Gorillas Caught in the Crossfire in the Democratic Republic of Congo
The world’s leading conservation organizations have joined together to fight for the survival of the Endangered Grauer’s or eastern lowland gorilla (Gorilla beringei graueri).
Found only in the mountain and mid-altitude forests of the eastern Democratic Republic of Congo (DRC), Grauer’s gorilla is not only the largest of the four gorilla subspecies but also the largest primate in the world.
With their entire range consumed in conflict since 1996, important populations of Grauer’s and their chimpanzee (Pan troglodytes schweinfurthii) relatives have gone largely unmonitored. Different sources have offered varying population estimates since that time, but their true status is unknown.
The Jane Goodall Institute, Fauna & Flora International (FFI), the Wildlife Conservation Society (WCS), Frankfurt Zoological Society (FZS), Conservation International (CI), the Dian Fossey Gorilla Fund International (DFGFI), and local conservation organizations have partnered with the Institut Congolais pour la Conservation de la Nature (ICCN), the Ministry of the Environment, Nature Conservation and Tourism (MECNT), national military and police authorities, and local communities to support the implementation of a recently completed International Union for Conservation of Nature (IUCN) Conservation Action Plan for great apes in the eastern DRC.
The action plan represents an important milestone in the conservation of great apes in the DRC, bringing together a large number of government and civilian stakeholders and a panel of ape conservation experts to identify essential actions to slow the decline of gorillas and chimpanzees in the region.
Dario Merlo of the Jane Goodall Institute said: “Conserving the remaining Grauer’s gorilla populations, as well as chimpanzees in the area, requires a dynamic approach and the participation of all areas of society from national government to local communities.”
Having identified and agreed on the need for a coordinated and consolidated approach, the in-country teams are now working closely, each taking the lead on a component of the plan while supporting the others with their expertise. One of the key activities identified is the need to assess the true status of gorillas and chimpanzees in the region.
The first-ever surveys of Grauer’s gorillas were carried out in the late 1950s by George Schaller of WCS and John Emlen at a time when Grauer’s gorillas were considered to be the same subspecies as the mountain gorilla. The initial surveys concluded that these gorillas were rare and rapidly declining due to habitat destruction, hunting for meat, and retaliation for crop raiding.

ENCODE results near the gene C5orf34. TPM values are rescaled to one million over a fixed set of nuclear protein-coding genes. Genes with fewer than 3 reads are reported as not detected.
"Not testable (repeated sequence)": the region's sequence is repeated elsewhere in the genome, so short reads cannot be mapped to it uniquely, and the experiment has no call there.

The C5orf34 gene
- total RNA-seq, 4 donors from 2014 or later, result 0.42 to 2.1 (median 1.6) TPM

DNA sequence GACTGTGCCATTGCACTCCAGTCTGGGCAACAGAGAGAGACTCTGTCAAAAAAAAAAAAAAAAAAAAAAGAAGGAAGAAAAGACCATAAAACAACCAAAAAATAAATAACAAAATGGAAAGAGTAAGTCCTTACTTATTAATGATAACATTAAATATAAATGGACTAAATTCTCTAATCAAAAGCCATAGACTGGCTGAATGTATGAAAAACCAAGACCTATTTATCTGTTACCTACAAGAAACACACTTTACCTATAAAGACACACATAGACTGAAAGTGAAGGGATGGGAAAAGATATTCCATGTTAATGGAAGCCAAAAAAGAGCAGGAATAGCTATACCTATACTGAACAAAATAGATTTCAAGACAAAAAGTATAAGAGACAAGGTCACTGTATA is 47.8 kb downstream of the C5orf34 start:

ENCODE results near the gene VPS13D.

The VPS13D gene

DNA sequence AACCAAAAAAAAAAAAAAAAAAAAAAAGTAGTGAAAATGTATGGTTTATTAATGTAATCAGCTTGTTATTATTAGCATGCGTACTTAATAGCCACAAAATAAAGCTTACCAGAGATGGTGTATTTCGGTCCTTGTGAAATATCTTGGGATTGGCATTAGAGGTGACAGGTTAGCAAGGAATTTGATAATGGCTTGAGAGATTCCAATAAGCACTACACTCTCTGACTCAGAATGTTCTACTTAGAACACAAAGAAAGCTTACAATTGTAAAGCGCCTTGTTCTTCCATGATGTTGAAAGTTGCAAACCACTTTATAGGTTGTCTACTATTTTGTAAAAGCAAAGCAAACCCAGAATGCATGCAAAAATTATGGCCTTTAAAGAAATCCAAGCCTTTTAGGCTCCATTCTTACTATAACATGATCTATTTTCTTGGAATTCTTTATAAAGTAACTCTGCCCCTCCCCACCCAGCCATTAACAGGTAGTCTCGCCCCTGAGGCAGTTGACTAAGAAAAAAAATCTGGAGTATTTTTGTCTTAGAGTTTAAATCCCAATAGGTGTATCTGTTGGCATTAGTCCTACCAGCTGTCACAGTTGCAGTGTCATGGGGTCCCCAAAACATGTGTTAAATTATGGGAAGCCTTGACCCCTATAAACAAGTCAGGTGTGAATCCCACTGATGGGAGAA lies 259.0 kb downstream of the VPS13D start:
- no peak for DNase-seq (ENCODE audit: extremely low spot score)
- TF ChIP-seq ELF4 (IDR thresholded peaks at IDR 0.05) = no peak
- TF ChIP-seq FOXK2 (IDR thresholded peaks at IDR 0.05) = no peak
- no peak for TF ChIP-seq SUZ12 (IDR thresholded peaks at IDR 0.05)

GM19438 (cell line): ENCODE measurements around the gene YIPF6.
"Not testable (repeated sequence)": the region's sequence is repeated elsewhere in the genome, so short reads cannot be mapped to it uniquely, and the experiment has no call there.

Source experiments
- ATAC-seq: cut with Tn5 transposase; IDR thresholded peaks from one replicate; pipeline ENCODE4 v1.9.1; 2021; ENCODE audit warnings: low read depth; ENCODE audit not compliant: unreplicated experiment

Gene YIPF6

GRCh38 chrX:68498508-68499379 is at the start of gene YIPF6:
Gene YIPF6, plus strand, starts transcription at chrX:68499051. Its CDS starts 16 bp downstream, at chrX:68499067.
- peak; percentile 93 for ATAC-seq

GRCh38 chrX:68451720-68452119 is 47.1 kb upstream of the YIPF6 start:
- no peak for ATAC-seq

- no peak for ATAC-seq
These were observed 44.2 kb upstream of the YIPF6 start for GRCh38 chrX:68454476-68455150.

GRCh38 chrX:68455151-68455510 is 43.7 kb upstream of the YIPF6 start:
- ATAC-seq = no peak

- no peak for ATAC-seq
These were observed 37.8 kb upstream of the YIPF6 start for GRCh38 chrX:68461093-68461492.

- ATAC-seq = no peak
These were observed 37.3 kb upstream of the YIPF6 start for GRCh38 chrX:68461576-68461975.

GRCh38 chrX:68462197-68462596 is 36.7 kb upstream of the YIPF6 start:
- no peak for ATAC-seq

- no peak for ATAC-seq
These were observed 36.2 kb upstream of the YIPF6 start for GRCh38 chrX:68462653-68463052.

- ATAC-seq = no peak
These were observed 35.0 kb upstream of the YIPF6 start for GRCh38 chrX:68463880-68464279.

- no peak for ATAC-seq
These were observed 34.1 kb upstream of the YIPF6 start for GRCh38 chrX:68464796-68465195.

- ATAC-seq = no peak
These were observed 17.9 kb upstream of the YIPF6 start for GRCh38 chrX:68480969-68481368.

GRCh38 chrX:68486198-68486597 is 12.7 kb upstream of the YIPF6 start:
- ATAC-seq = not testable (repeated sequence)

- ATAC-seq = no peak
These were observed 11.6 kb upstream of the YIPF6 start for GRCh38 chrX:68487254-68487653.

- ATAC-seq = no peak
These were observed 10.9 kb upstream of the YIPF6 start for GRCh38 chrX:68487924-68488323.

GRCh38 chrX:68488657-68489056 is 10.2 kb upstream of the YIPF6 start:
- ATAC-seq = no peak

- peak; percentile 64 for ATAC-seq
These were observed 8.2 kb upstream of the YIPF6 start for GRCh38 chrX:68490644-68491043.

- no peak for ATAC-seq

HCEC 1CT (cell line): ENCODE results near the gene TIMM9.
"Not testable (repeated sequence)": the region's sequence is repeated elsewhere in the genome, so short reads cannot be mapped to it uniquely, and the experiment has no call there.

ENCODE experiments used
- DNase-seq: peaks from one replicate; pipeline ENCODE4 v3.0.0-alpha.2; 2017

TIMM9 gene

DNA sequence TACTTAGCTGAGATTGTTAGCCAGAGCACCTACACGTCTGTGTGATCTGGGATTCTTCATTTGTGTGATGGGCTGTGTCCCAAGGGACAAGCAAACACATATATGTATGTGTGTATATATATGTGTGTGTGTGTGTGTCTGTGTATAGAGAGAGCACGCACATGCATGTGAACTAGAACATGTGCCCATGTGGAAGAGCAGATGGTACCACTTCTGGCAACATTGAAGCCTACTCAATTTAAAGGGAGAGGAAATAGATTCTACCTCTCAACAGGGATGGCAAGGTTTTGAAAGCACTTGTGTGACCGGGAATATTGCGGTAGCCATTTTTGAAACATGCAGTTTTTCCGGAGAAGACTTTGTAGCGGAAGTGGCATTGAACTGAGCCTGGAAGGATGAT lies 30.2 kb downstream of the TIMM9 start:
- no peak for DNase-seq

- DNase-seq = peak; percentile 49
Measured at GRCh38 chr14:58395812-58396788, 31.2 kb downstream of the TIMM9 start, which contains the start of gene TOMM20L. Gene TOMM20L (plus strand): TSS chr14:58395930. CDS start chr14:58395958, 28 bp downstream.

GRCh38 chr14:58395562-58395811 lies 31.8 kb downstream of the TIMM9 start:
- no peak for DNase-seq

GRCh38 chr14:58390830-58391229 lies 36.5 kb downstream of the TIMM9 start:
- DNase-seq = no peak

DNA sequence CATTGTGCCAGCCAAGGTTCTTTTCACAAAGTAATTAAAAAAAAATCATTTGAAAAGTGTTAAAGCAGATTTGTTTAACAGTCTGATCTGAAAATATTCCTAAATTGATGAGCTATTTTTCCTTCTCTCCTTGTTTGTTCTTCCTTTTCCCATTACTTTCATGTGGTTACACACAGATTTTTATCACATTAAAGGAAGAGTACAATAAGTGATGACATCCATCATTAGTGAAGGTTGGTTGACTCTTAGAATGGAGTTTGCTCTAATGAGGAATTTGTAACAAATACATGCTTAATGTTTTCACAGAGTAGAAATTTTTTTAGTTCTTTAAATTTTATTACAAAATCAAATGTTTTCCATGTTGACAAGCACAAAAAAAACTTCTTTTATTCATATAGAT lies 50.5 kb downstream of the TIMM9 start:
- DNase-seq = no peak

Subsequent surveys by WCS to establish a population estimate for Grauer’s gorillas, which did not take place until 1994, included the Kahuzi-Biega National Park and its adjacent forests, the Itombwe Massif, and Maiko National Park. These surveys found that gorillas remained highly threatened, primarily from hunting and human settlement, and that several important subpopulations had been lost. Results of these surveys suggested that at the time the region supported approximately 17,000 gorillas. “In the 1990s, carrying out surveys in this region was challenging, but we did not have to contend with the insecurity that followed. Comprehensive follow-up surveys have been impossible until now” said Dr Liz Williamson of the IUCN/SSC Primate Specialist Group.
Andrew Plumptre of WCS said: “The Wildlife Conservation Society, Fauna & Flora International and the Jane Goodall Institute have designed a new scientific approach to survey this endangered ape across its 80,000 square kilometer range with statistical help from the Max Planck Institute of Evolutionary Anthropology. Together we will be testing a new survey technique that will allow improved future monitoring of this species in a more cost-effective manner. This design will allow us to be more confident about the impacts of the civil war in the DRC on Grauer’s gorilla numbers.”
Lilian Pintea of the Jane Goodall Institute said: “With support from Google, DigitalGlobe and Esri, we are also applying innovative, cutting-edge mobile mapping, satellite imagery, and cloud-based technologies to equip survey teams with high-resolution base maps and enable local communities to contribute to ape monitoring efforts.”
Since 2003, several attempts have been made to survey parts of the Grauer’s gorilla’s range. While results from these preliminary surveys found that gorillas still exist at several key sites, they also documented what appears to be a severe decline of 50-80% since the 1990s.
Stuart Nixon of Fauna & Flora International said: “Today, the remaining Grauer’s gorilla populations are small and localised and occur in regions of intense illegal mining activity and insecurity. Until we can complete the much-needed surveys, our best guess is that between 2,000 and 10,000 gorillas remain in around 14 isolated populations. Without a dedicated effort, the next 10 years will be marked by continuing local extinctions of this forgotten gorilla.”
Classified as Endangered on the IUCN Red List of Threatened Species, the new surveys are vital to accurately assess Grauer’s gorilla conservation status and to identify the highest priority populations for focused conservation efforts and long-term monitoring.